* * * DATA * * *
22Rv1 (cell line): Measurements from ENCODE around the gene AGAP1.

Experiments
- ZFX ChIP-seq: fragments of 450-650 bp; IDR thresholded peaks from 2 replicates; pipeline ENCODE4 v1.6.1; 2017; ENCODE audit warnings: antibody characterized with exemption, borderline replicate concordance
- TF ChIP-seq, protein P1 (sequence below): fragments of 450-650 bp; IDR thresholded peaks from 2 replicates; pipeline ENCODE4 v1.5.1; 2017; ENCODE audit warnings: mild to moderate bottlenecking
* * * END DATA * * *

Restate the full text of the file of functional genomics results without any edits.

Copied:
22Rv1 (cell line): Measurements from ENCODE around the gene AGAP1.

Experiments
- ZFX ChIP-seq: fragments of 450-650 bp; IDR thresholded peaks from 2 replicates; pipeline ENCODE4 v1.6.1; 2017; ENCODE audit warnings: antibody characterized with exemption, borderline replicate concordance
- TF ChIP-seq, protein P1 (sequence below): fragments of 450-650 bp; IDR thresholded peaks from 2 replicates; pipeline ENCODE4 v1.5.1; 2017; ENCODE audit warnings: mild to moderate bottlenecking